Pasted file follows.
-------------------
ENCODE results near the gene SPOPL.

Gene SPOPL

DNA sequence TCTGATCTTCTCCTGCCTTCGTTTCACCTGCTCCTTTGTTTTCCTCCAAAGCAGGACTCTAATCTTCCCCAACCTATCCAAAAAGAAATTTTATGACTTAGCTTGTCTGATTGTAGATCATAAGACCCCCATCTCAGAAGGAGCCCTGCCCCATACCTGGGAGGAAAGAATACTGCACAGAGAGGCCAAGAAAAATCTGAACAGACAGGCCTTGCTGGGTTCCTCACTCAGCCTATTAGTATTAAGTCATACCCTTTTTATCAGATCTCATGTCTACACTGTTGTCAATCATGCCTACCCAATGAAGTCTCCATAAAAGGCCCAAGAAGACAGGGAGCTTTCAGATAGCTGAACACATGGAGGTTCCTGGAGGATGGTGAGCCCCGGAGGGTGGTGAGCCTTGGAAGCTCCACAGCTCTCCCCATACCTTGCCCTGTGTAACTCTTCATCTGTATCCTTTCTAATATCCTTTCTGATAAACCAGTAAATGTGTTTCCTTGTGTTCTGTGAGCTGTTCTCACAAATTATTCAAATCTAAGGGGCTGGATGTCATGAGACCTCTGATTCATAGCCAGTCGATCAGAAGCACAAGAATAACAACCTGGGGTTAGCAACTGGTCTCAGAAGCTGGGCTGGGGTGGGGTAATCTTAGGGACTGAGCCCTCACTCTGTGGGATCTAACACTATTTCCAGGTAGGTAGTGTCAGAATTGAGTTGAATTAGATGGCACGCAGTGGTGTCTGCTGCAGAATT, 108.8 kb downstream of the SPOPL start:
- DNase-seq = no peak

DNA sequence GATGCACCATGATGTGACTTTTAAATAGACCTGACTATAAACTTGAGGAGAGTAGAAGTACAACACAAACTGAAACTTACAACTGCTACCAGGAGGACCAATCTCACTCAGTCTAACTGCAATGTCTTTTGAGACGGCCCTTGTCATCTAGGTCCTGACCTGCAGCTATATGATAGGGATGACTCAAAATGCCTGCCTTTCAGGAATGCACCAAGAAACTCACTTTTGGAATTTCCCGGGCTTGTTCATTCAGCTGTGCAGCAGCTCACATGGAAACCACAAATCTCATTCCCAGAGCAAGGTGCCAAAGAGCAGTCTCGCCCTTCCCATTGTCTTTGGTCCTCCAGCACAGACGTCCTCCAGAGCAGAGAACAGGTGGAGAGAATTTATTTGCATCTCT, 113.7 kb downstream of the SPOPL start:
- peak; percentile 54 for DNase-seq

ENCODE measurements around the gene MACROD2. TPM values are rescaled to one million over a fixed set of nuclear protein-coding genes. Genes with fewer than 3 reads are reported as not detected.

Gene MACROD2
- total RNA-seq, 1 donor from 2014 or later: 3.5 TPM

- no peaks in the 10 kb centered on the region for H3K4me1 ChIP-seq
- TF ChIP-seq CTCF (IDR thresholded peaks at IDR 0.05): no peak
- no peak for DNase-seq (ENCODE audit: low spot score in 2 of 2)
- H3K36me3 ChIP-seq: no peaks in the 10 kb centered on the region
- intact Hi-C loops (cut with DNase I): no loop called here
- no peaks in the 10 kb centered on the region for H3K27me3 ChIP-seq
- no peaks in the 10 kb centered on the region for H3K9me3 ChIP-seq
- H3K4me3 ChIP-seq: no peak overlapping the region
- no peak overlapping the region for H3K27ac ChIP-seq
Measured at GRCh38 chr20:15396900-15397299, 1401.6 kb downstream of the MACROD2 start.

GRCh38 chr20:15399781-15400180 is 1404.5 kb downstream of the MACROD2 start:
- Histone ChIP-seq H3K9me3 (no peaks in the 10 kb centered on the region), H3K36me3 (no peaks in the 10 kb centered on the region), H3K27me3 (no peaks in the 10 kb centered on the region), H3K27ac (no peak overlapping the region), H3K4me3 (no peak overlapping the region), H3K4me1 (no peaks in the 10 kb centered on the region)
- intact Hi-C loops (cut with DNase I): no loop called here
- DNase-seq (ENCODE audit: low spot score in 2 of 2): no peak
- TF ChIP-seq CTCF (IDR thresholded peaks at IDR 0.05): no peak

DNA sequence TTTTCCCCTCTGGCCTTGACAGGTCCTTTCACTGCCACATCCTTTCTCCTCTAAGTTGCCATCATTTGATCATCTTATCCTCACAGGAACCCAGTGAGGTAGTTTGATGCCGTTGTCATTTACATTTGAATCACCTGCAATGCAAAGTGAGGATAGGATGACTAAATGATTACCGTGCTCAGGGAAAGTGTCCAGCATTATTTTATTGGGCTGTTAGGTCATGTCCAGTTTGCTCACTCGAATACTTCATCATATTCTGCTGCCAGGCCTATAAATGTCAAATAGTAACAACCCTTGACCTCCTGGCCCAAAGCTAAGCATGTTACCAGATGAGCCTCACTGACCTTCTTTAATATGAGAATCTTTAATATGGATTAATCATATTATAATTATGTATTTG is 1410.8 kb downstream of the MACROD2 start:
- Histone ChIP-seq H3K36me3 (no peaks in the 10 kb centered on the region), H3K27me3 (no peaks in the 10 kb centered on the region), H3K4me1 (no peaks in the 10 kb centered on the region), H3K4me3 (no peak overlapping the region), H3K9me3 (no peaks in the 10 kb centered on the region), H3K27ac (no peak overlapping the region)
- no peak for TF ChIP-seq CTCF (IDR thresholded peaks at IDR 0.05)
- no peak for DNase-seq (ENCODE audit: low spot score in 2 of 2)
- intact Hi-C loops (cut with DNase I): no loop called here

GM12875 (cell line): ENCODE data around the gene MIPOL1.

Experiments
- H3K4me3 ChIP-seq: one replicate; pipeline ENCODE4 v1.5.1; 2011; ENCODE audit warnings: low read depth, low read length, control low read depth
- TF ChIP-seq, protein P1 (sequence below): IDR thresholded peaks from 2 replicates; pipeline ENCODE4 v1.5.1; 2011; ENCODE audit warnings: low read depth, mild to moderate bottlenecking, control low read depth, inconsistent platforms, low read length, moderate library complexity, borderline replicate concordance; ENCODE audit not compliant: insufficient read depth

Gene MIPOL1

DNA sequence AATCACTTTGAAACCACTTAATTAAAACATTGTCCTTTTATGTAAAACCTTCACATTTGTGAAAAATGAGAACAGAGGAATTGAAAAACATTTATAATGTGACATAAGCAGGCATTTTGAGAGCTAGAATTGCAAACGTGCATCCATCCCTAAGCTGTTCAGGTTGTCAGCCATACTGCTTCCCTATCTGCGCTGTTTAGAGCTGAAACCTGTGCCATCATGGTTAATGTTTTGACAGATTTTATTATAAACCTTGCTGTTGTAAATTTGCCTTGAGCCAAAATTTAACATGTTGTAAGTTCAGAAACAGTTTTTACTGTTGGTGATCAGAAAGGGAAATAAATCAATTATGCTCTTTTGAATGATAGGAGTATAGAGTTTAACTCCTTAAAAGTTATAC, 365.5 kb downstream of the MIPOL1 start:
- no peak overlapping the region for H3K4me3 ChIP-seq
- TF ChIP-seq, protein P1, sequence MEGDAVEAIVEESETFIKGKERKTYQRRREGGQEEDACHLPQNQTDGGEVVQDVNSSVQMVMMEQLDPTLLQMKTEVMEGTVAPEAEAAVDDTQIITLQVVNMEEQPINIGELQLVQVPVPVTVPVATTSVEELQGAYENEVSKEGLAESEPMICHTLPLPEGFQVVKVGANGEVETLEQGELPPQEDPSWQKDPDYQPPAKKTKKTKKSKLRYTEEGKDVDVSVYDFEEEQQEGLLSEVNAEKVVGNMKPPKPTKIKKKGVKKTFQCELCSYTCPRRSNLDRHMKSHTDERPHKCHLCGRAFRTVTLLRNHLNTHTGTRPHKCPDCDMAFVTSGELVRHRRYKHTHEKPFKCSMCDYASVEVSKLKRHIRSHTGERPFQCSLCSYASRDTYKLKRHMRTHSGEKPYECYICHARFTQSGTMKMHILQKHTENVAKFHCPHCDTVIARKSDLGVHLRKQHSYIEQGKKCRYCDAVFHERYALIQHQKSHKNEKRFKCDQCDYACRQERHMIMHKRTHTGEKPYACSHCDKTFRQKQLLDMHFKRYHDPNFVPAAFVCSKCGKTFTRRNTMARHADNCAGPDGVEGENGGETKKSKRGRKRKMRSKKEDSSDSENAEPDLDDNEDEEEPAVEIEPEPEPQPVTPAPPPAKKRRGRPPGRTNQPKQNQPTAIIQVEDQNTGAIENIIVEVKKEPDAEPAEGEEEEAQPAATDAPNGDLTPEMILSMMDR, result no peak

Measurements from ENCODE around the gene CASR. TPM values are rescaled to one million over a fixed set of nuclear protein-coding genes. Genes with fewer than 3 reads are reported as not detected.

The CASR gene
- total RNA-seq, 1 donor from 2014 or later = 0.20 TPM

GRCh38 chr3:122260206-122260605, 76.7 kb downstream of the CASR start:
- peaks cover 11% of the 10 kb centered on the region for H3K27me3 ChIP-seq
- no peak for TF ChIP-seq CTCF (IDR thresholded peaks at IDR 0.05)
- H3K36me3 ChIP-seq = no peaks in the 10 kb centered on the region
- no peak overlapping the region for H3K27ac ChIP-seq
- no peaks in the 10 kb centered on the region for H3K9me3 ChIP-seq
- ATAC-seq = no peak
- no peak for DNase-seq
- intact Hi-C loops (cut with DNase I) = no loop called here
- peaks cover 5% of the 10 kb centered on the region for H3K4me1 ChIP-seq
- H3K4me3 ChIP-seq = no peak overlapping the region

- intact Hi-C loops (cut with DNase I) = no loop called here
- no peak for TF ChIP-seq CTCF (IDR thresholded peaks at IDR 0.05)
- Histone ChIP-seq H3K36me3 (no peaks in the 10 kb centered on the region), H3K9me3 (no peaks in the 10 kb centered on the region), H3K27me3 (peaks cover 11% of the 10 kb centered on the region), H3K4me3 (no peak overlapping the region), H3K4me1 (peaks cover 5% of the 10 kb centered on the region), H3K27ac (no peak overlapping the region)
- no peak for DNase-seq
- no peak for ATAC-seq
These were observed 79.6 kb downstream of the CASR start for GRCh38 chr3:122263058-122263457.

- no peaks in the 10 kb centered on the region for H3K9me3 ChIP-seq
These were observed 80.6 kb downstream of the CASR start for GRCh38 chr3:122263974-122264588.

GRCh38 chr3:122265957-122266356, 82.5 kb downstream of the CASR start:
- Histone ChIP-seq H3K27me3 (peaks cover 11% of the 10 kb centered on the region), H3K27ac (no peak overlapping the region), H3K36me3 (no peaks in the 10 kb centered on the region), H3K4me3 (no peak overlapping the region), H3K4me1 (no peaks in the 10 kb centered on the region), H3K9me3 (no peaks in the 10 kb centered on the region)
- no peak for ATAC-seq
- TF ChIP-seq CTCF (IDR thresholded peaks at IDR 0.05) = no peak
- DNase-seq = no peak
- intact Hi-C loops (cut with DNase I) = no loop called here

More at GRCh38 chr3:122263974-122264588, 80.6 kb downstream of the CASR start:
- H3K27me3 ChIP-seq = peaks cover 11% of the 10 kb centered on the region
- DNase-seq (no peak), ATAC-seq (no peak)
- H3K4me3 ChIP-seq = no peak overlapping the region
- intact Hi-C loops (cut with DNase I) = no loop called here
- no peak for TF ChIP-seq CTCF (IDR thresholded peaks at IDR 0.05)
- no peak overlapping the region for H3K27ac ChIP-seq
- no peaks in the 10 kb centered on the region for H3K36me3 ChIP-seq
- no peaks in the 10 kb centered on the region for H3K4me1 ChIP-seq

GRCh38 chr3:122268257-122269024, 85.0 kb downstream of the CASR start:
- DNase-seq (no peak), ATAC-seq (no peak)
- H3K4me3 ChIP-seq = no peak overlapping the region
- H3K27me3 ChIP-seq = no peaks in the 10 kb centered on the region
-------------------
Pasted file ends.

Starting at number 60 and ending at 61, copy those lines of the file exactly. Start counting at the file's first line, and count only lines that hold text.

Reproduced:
GRCh38 chr3:122265957-122266356, 82.5 kb downstream of the CASR start:
- Histone ChIP-seq H3K27me3 (peaks cover 11% of the 10 kb centered on the region), H3K27ac (no peak overlapping the region), H3K36me3 (no peaks in the 10 kb centered on the region), H3K4me3 (no peak overlapping the region), H3K4me1 (no peaks in the 10 kb centered on the region), H3K9me3 (no peaks in the 10 kb centered on the region)